Village Inn Restaurants announced the launch of a campaign to rescue hungry diners from the many inconveniences that have become the accepted realities of the current brunch trend.
Village Inn’s Anti-Brunch campaign, created in partnership with Colorado-based agency WorkInProgress, takes aim at some of the ridiculousness associated with today’s brunch experience including high prices, snooty servers, acquired-taste menus with difficult-to-pronounce ingredients, and long waiting lines stretching outside the door and down the sidewalk. The series of television, radio and digital/social video ads present Village Inn as the obvious antidote and alternative to the mid-morning madness associated with the modern-day brunch.
“The Anti-Brunch campaign pokes a little fun at the current brunch trends that have grown popular over the last several years,” says David Craven, Vice President for Marketing and Culinary for Village Inn. “We’re dedicating our latest marketing effort to save local brunch patrons from the agony of long lines, welcoming them back to our restaurants and reminding them that, while brunch is trendy, it doesn’t have to cost a fortune and a just-as-delicious breakfast is ready at Village Inn right now.”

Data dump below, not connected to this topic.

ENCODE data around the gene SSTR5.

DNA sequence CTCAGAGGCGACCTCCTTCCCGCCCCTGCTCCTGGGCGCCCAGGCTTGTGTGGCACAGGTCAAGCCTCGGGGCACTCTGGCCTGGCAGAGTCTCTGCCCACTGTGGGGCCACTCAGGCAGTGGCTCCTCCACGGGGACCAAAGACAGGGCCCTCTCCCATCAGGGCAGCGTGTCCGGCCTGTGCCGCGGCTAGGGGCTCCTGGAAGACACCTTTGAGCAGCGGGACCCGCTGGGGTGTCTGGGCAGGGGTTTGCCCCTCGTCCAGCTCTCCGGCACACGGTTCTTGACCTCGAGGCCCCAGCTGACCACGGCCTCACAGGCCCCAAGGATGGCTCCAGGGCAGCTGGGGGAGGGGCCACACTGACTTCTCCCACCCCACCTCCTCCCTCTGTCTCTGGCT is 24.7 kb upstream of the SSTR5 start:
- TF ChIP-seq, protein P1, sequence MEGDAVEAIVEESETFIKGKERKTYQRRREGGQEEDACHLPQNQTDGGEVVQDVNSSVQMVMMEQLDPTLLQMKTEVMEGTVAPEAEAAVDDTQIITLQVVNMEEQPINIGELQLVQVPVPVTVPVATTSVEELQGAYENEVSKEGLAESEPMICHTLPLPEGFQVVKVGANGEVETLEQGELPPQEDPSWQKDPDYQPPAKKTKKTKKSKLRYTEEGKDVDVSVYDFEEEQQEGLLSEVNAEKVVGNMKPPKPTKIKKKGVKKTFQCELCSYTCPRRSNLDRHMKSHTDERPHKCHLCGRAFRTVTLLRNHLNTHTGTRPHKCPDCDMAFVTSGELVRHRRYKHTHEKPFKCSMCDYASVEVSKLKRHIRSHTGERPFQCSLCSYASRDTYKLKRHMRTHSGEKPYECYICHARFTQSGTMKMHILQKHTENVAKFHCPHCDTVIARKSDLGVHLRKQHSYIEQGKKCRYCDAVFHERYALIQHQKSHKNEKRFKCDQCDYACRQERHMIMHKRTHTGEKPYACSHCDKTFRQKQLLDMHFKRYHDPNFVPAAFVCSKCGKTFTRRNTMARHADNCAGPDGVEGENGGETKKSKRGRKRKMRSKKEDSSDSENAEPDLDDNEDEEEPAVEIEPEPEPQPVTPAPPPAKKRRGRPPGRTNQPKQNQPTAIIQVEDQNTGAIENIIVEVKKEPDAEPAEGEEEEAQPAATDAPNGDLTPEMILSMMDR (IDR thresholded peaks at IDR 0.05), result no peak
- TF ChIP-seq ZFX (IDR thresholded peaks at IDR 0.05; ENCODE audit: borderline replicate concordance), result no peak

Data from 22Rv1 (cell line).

The campaign launched with Village Inn sending Roy, a self-proclaimed “breakfast enthusiast,” out in his van to “save” local Denver brunch patrons from the ridiculously long brunch lines and took them to the nearest Village Inn for a delicious breakfast with trendy breakfast foods, like eggs, bacon, and pancakes. To extend the story, there is a paid media campaign supported by a variety of content for TV and digital video. The spots range from saving people from brunch, questioning the wait, and poking fun at trendy and overpriced brunch items. A video of the activation promoting the Anti-Brunch message is currently running online (YouTube, Facebook, Instagram) with television and radio spots running now in Village Inn’s core markets.
“Will we stop everyone from going to brunch? No,” says Matt Talbot, partner and creative at WorkInProgress. “But if we can save even one person from a 2-hour wait and $30 avocado toast, it’s all been worth it.”
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